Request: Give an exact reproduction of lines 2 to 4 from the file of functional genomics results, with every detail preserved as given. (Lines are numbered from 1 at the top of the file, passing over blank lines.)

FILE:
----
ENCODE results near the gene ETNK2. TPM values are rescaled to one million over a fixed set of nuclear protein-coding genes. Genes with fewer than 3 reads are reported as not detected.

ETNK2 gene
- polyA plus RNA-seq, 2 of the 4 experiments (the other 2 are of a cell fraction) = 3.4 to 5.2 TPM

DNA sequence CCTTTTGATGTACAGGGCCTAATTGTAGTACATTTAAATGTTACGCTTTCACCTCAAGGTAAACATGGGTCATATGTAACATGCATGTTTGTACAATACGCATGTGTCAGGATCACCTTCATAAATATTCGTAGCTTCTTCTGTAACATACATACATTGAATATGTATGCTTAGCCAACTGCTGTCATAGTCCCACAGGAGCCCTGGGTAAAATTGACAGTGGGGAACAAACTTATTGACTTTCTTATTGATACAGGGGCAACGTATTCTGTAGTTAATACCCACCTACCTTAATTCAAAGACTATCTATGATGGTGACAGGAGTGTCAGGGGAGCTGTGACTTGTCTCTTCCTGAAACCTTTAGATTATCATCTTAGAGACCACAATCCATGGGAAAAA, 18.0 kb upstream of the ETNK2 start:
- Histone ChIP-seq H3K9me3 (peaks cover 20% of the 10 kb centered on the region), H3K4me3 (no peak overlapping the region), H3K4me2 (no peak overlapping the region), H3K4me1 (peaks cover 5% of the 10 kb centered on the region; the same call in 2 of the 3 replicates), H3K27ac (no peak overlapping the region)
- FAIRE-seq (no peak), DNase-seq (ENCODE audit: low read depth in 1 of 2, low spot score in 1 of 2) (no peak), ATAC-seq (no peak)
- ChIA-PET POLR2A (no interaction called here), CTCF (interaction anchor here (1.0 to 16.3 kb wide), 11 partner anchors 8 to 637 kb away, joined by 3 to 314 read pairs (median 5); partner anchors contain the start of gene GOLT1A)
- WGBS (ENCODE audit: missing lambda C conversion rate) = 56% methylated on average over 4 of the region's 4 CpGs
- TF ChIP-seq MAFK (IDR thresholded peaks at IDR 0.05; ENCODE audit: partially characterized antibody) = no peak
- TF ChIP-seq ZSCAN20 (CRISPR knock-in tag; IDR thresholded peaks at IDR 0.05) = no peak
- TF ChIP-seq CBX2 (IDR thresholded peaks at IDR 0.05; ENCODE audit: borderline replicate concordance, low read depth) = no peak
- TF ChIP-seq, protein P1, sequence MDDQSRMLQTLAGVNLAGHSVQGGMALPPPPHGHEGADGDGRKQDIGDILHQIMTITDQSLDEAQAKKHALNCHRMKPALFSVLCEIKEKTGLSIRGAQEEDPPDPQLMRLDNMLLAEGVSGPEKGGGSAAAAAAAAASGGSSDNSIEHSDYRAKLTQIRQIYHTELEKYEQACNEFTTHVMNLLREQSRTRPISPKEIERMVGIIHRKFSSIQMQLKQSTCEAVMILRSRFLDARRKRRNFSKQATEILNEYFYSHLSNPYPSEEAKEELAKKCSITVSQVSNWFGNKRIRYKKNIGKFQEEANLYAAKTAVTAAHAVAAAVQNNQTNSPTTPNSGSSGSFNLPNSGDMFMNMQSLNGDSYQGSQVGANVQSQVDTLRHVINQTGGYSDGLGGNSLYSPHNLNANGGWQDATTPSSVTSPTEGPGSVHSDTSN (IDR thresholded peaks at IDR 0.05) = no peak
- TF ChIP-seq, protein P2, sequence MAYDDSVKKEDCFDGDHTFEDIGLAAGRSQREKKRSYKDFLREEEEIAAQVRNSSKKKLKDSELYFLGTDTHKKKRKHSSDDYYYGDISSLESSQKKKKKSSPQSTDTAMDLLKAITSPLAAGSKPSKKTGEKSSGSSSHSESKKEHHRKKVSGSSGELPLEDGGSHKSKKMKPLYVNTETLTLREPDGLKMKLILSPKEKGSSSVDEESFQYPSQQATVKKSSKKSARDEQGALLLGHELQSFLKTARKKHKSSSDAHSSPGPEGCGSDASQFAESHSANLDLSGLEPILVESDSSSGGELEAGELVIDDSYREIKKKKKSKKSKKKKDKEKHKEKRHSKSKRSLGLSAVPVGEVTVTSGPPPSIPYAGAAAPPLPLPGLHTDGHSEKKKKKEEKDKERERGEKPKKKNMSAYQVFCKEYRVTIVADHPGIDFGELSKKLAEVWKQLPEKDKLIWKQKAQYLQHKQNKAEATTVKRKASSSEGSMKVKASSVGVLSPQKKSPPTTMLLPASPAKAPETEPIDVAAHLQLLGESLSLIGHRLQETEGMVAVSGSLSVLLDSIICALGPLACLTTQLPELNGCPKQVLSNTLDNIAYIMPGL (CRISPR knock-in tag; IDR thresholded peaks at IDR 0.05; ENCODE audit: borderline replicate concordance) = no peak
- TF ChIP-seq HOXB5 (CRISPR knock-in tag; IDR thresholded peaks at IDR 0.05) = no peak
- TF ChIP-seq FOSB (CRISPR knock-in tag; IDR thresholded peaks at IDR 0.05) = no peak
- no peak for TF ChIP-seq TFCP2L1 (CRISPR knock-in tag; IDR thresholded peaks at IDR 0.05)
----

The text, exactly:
ETNK2 gene
- polyA plus RNA-seq, 2 of the 4 experiments (the other 2 are of a cell fraction) = 3.4 to 5.2 TPM

DNA sequence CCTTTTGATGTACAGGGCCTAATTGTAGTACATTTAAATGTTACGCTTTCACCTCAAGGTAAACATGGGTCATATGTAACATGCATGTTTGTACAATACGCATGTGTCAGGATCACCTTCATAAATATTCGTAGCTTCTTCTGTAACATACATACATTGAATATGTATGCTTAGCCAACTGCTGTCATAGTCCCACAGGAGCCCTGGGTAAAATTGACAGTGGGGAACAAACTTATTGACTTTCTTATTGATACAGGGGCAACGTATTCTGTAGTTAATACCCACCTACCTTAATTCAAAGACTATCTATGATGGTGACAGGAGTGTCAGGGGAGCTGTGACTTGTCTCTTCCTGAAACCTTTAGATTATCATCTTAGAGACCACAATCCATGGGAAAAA, 18.0 kb upstream of the ETNK2 start: